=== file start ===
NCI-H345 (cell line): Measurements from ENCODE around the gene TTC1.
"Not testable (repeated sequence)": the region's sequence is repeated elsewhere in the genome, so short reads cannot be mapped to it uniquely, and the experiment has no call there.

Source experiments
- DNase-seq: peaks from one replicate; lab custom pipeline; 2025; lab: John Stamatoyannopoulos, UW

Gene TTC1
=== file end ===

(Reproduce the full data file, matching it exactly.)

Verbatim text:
NCI-H345 (cell line): Measurements from ENCODE around the gene TTC1.
"Not testable (repeated sequence)": the region's sequence is repeated elsewhere in the genome, so short reads cannot be mapped to it uniquely, and the experiment has no call there.

Source experiments
- DNase-seq: peaks from one replicate; lab custom pipeline; 2025; lab: John Stamatoyannopoulos, UW

Gene TTC1